BASIC PROCEDURAL STEPS

  • We will file an original petition for the benefit sought with USCIS at the appropriate office having jurisdiction over your case. In most cases this is the USCIS Service Center with jurisdiction over your state of residence. Regardless of the location of the USC petitioner, the alien spouse or the immigration attorney, all such filings are effected by courier service (i.e., Fed Ex) or by certified mail. Initial USCIS adjudication in this type of petition generally requires no personal appearance before USCIS. Depending on the Service Center involved, it is currently taking USCIS approximately 5-7 months to adjudicate and approve these types of cases. However, processing times fluctuate all the time, both up and down. Your attorney will advise you of the expected USCIS processing time as of the date of your filing.
  • Following approval by USCIS, the case is then forwarded to the National Visa Center (NVC), a Department of State facility in Portsmouth, NH. It is at this point in case processing that the timelines between spouse cases and fiancée cases diverge substantially. In the case of a fiancée petition, the file is only briefly delayed at the NVC where it is assigned a local embassy file number and the file is transmitted to the Embassy for final visa processing. Conversely, Spouse and other Immediate Relative petitions are subject to substantially more processing at NVC. Please keep in mind that NVC processing essentially takes the place of the "adjustment of status" processing that occurs later in a fiancée case. The NVC processing steps in a spouse or other immediate relative case are as follows:
    • NVC receives the file and assigns it an Embassy/Consulate case number
    • NVC send out fee bills for the Immigrant Visa Fee, Affidavit of Support Fee and Security Clearance Surcharge. Payment for these fees is forwarded to NVC's collection center in St. Louis, MO.
    • Upon receipt of the fees, NVC in Portsmouth, NH sends out additional forms for completion, including the I-864 Affidavit of Support. NVC forms and evidence on the Affidavit of Support are returned to NVC. NVC then takes approximately 6-8 weeks to review the information before forwarding the file on to the Embassy/Consulate for visa processing and personal interview of the beneficiary (foreign national spouse, child or parent).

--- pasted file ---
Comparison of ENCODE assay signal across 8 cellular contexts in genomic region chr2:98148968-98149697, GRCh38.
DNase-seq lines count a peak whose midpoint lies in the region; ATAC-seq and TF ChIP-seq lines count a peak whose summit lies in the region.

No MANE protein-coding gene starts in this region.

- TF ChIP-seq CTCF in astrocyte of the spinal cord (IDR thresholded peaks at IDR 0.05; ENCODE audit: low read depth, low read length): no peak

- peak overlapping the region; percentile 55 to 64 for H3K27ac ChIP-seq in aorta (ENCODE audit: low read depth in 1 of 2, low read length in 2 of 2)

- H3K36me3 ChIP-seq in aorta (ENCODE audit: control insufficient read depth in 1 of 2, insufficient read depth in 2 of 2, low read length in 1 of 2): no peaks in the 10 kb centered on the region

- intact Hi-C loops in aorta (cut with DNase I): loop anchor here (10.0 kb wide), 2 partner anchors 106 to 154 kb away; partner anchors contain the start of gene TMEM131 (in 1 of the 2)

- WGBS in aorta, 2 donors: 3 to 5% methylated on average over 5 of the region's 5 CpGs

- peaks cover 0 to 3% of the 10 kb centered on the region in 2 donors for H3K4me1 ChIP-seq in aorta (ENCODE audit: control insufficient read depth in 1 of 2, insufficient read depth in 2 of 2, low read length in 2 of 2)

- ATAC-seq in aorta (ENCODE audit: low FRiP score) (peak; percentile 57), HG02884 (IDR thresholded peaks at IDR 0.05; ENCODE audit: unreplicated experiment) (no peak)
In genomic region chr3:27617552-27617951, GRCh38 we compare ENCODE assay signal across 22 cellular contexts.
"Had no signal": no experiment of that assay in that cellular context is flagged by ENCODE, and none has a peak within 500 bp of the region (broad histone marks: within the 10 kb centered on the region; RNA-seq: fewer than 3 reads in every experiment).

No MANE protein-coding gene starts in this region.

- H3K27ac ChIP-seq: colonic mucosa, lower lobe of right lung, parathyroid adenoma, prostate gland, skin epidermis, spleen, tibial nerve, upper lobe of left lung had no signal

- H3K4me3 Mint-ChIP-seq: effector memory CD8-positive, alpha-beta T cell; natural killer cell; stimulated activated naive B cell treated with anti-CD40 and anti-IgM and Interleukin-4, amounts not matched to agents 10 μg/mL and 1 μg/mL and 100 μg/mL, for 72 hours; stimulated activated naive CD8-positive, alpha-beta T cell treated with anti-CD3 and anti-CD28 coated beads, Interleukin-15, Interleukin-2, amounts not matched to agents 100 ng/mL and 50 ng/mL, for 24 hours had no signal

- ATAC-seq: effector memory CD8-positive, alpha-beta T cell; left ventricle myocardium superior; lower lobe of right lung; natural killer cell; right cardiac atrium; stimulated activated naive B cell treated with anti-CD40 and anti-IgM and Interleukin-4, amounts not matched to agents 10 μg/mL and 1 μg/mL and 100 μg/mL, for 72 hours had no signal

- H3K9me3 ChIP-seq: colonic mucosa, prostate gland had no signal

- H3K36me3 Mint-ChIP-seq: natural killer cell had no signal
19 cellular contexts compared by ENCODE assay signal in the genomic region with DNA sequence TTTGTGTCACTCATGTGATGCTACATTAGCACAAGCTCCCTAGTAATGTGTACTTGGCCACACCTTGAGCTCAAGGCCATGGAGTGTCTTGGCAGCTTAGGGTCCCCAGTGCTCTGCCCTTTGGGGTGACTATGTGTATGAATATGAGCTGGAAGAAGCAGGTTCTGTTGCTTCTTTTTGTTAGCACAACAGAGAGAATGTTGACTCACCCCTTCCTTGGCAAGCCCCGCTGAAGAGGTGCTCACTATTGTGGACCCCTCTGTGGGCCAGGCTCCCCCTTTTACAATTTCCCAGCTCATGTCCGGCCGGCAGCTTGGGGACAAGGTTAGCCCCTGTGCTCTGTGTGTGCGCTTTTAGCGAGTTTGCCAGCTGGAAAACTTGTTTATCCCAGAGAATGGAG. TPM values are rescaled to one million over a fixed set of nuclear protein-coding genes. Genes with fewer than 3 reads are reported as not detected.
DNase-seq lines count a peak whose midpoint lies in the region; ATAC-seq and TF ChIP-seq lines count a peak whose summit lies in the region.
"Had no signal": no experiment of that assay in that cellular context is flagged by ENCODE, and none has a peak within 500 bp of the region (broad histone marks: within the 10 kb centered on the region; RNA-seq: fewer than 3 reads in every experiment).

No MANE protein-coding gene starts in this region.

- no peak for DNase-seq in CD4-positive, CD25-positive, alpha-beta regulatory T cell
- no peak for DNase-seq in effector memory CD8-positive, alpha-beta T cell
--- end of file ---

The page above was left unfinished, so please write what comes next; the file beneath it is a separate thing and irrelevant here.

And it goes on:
• Upon receipt of the file, the Embassy will send out a set of additional forms and instructions, effectively their notice that they are ready to proceed. We will already have these and all related evidentiary materials prepared. At that time, the Embassy will also advise of the date and time of the interview appointment. At some low volume posts such as Burma or Laos, scheduling is reasonably prompt, subject to necessary times for security clearances. At high volume posts such as Bangkok and Ho Chi Minh City, waits for interview appointments can be substantial, often running 10-12 weeks or more. This fluctuates up and down throughout the year from a low of about 6 weeks to a high of about 12 weeks. The length of time depends partially on the time of year your case processes through the Embassy and, partially on collateral demands on the resources of the Consular staff.
  • During consular processing, we will prepare all necessary forms and translations, guide your spouse through obtaining police clearances, medical exam and assembly of evidence.
  • Most importantly, we will thoroughly prepare your spouse for her personal interview. We will practice with your spouse the questions that are likely to be asked at her interview and review with her the facts relating to her answers. Unlike many unlicensed "visa services", we will not coach your spouse to lie. We will, however, make sure that she is familiar with all likely questions, be prepared to provide short, concise, truthful answers and, to understand why certain questions are being asked. If properly prepared, there is no reason for your spouse to be apprehensive about her interview. She will be prepared to answer all questions completely and truthfully. For Thai and Vietnamese applicants, preparation sessions are conducted in person at our Bangkok or Ho Chi Minh City offices. For applicants from other countries in the region, preparation sessions are conducted by telephone or, in person if the applicant wishes to come to our office or, if the applicant is available during one of our frequent trips to the surrounding countries.
  • In the event that the consular officer has additional questions or, requires additional documentation after the interview, our office will respond to all such requests.

Note for Expatriates: Please note that special jurisdictional rules apply to expatriate Americans residing abroad which may substantially shorten the processing time for an immigrant visa for your spouse. Your attorney will advise you as to whether you qualify for special jurisdiction after reviewing the facts of your foreign residency with you. For specific questions about overseas USCIS jurisdiction, please contact our Managing Director for additional information at WFWLAW@aol.com